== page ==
Leadership seems to get harder and harder. Jamie Dimon lives with daily headlines debating whether or not he will retain both jobs: Chairman and CEO of J.P. Morgan Chase. President Obama battles the curse of the second term while attempting to defend against debacles from Benghazi to the IRS. Leadership turmoil ranges across Greece, France, and Egypt. At a time there is such an outcry for the ideal of stronger leaders, reality presents us with leaders who are really struggling.
Just as telling, is a group of revered leaders who are not available. The adulation for the late Steve Jobs was surprising for a CEO whose company produced incredible products and profits but who by most everyone’s assessment was a holy terror to work for, outsourced over 700,000 jobs to China and represented incredible concentration of wealth. In the 2012 presidential election it was the candidates who did not run that were often most revered: Hilary Clinton who lost to President Obama in 2008, Mitch Daniels governor of Indiana and Chris Christie governor of New Jersey. It seems the way to be really highly regarded as a leader is to, well, not be in a prominent role of leadership.
It is hard to explain why all the leaders we have look so weak, while the ones we can’t have look so attractive. Is there a shortage of available leaders or have we lost the herding (following) instinct that leadership requires? It is not accidental that at a time when there is so much talk about bottom-up, de-centralized, participative leadership and the democratization of information, that leadership seems to have fallen on bad times. Three key changes have changed the relationship between the leader and the herd.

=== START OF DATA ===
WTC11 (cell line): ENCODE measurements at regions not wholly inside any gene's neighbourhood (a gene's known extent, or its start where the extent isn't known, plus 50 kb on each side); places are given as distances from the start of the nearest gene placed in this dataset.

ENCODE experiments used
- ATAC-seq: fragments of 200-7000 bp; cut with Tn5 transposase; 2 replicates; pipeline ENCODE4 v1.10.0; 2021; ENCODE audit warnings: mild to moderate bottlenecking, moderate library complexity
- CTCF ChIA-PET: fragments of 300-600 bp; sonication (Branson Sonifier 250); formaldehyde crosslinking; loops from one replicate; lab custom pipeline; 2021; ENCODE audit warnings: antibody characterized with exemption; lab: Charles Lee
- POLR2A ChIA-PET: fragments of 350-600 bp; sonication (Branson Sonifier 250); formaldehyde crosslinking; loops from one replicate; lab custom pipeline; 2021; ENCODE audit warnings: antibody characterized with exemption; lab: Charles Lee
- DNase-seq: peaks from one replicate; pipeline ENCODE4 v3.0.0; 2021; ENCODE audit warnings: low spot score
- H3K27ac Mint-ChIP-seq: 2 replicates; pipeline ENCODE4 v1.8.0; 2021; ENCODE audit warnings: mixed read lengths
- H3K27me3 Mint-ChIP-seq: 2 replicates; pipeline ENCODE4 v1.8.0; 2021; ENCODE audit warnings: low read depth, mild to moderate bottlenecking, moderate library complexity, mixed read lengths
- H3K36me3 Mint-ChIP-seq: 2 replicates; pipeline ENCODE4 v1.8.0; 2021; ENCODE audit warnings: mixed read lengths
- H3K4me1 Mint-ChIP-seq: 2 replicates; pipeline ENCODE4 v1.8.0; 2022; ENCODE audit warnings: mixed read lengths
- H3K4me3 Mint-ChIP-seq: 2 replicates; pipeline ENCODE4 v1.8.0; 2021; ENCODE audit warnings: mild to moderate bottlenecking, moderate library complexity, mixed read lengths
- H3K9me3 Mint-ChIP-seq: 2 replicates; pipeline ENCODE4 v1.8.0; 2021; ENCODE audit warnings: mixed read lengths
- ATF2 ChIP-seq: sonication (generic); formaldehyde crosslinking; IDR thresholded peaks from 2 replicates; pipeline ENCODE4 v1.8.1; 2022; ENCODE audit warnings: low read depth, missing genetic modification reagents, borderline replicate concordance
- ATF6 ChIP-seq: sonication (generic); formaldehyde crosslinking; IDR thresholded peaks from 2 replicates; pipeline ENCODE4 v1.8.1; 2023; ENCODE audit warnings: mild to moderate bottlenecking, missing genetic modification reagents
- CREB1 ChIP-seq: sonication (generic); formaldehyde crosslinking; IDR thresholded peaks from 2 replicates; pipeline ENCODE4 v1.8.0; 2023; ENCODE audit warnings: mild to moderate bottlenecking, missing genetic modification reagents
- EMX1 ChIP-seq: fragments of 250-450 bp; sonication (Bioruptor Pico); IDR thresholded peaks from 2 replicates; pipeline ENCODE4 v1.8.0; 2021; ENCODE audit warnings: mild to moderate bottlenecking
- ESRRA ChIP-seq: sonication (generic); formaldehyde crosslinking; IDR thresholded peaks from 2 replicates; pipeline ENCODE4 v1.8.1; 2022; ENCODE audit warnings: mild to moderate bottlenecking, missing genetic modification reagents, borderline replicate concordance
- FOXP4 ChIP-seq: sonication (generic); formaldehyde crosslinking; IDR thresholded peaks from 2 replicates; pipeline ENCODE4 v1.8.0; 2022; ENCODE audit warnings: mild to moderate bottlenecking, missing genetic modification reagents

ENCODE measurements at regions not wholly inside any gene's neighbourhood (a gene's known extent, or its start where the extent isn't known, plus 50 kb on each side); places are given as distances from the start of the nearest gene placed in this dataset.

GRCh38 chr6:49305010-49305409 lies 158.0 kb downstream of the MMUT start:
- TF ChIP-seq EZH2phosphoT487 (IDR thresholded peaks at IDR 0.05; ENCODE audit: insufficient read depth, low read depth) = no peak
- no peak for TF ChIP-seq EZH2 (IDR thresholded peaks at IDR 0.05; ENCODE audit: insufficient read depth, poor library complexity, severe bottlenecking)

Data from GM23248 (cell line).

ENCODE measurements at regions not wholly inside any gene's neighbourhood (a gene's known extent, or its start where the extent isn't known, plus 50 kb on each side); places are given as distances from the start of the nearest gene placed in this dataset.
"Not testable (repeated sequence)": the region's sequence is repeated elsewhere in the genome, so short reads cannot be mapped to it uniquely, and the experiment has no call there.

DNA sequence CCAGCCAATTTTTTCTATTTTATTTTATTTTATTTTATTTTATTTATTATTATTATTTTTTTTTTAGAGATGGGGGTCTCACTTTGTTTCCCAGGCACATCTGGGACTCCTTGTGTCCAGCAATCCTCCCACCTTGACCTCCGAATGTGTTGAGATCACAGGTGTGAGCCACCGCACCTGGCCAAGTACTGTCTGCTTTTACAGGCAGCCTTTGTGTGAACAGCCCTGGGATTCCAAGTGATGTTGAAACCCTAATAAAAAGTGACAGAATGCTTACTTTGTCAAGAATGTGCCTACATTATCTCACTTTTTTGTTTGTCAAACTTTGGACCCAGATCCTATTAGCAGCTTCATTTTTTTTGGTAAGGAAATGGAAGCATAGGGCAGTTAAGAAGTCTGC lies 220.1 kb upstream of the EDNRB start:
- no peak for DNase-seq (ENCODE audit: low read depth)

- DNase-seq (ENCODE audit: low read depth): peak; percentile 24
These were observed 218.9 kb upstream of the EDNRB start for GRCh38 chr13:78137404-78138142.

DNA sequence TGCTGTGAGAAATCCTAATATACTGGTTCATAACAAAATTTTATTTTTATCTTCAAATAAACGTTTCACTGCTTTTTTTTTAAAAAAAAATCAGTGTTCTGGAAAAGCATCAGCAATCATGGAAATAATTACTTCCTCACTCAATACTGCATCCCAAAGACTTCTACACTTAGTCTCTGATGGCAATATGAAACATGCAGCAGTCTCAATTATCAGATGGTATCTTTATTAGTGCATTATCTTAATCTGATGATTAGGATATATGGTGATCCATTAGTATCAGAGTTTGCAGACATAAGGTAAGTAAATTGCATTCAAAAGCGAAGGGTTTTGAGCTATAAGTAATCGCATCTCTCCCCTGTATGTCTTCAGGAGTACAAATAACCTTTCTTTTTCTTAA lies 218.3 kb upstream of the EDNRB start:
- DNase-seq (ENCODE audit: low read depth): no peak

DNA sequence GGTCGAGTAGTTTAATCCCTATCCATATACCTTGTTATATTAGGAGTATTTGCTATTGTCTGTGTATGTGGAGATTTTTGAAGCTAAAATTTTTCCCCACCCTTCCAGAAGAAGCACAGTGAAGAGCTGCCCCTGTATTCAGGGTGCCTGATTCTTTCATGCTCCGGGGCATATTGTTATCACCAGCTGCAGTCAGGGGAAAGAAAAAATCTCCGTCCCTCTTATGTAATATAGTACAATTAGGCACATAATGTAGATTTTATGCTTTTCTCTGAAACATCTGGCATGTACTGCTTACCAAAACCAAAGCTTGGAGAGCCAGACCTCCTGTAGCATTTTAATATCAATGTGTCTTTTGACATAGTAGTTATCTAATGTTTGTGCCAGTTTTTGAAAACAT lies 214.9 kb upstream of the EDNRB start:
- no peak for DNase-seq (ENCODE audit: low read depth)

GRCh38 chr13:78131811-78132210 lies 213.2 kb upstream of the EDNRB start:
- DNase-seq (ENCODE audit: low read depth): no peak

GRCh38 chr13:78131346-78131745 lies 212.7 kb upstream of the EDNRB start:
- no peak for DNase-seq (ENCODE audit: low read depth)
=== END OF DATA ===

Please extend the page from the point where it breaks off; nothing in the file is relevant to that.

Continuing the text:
First, the herd is more informed. Historically the leader had much better access to information but in recent years that balance has materially shifted. Now when we go to our doctors we may have more information about symptoms, diseases and possible cures than they have – even if we may lack the skill to interpret it. In politics we know more about the latest news or at least gossip from places like Drudge and Politico. In business our insight on finance, deals and business news from places like Dealbook greatly changes the balance. “Leader knows best” has been replaced by, “Herd knows much better if not best.”
Second, the herd has more power. Information is power and as leaders have lost the information advantage they have given up control to influence and even to decide. The herd – stakeholders such as customers, employees, shareholders, suppliers, competitors – can access and distribute information worldwide instantly. The herd has become very powerful in influencing, shaping and even overturning decisions and actions that are counter to late-breaking information. Ron Johnson, former CEO at J.C. Penney learned just how quickly decisions and leaders can be rescinded. The herd morphs into a mob quickly, overpowering formerly powerful leaders.
Third, leaders preside over divided herds. Herds historically were more unified partially because of limited and homogeneous information, highly controlled by leaders. While we hear members of today’s herd pine for the good ole days of unity, they do so without a hint of desire to become less informed. Accordingly, empowered herds pull leaders in very different and often mutually exclusive directions.
What we can conclude is the act of leading in today’s highly democratized informational world plants the very seeds for disillusioned herds and disparaged and deposed leaders. Never have leaders had such powerful communication tools to tell their story and yet never have they existed in a world of so many varied stories and opinions by their stakeholders.
The words of Rudyard Kipling ring true:
Now this is the Law of the Jungle — as old and as true as the sky;
And the Wolf that shall keep it may prosper, but the Wolf that shall break it must die.
As the creeper that girdles the tree-trunk the Law runneth forward and back —
For the strength of the Pack is the Wolf, and the strength of the Wolf is the Pack.
Somehow the leader and the pack (herd) have fallen out of sync. Leadership is the force that brings the two together but it also requires followership that is willing to be led. If in a democratic and capitalistic society, we get the leadership we deserve, then leadership must be revived but so must followership. That is a worthy and urgent goal.